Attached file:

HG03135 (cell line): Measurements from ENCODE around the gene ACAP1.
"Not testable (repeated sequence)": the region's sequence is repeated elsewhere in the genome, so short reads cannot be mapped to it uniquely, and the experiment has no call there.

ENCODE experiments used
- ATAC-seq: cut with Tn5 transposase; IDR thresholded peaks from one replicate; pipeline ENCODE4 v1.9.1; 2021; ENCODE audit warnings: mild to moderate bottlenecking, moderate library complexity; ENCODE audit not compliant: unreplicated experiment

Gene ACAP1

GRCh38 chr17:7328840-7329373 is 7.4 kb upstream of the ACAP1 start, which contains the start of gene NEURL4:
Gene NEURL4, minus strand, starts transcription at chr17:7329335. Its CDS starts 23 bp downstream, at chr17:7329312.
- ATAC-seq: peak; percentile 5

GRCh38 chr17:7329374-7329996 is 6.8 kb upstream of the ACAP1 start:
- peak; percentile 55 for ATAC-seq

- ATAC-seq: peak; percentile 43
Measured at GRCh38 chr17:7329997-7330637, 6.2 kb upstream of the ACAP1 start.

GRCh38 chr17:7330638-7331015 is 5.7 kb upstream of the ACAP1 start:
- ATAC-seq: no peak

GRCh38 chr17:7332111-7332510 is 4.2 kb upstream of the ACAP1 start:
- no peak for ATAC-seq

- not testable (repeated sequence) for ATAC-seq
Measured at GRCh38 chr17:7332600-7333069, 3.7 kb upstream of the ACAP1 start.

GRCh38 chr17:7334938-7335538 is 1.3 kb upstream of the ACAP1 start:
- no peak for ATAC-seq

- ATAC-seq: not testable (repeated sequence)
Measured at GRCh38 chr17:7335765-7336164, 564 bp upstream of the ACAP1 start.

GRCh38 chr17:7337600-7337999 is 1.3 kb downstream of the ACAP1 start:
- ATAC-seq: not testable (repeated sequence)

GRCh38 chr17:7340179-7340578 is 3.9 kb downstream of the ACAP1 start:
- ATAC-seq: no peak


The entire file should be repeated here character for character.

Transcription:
HG03135 (cell line): Measurements from ENCODE around the gene ACAP1.
"Not testable (repeated sequence)": the region's sequence is repeated elsewhere in the genome, so short reads cannot be mapped to it uniquely, and the experiment has no call there.

ENCODE experiments used
- ATAC-seq: cut with Tn5 transposase; IDR thresholded peaks from one replicate; pipeline ENCODE4 v1.9.1; 2021; ENCODE audit warnings: mild to moderate bottlenecking, moderate library complexity; ENCODE audit not compliant: unreplicated experiment

Gene ACAP1

GRCh38 chr17:7328840-7329373 is 7.4 kb upstream of the ACAP1 start, which contains the start of gene NEURL4:
Gene NEURL4, minus strand, starts transcription at chr17:7329335. Its CDS starts 23 bp downstream, at chr17:7329312.
- ATAC-seq: peak; percentile 5

GRCh38 chr17:7329374-7329996 is 6.8 kb upstream of the ACAP1 start:
- peak; percentile 55 for ATAC-seq

- ATAC-seq: peak; percentile 43
Measured at GRCh38 chr17:7329997-7330637, 6.2 kb upstream of the ACAP1 start.

GRCh38 chr17:7330638-7331015 is 5.7 kb upstream of the ACAP1 start:
- ATAC-seq: no peak

GRCh38 chr17:7332111-7332510 is 4.2 kb upstream of the ACAP1 start:
- no peak for ATAC-seq

- not testable (repeated sequence) for ATAC-seq
Measured at GRCh38 chr17:7332600-7333069, 3.7 kb upstream of the ACAP1 start.

GRCh38 chr17:7334938-7335538 is 1.3 kb upstream of the ACAP1 start:
- no peak for ATAC-seq

- ATAC-seq: not testable (repeated sequence)
Measured at GRCh38 chr17:7335765-7336164, 564 bp upstream of the ACAP1 start.

GRCh38 chr17:7337600-7337999 is 1.3 kb downstream of the ACAP1 start:
- ATAC-seq: not testable (repeated sequence)

GRCh38 chr17:7340179-7340578 is 3.9 kb downstream of the ACAP1 start:
- ATAC-seq: no peak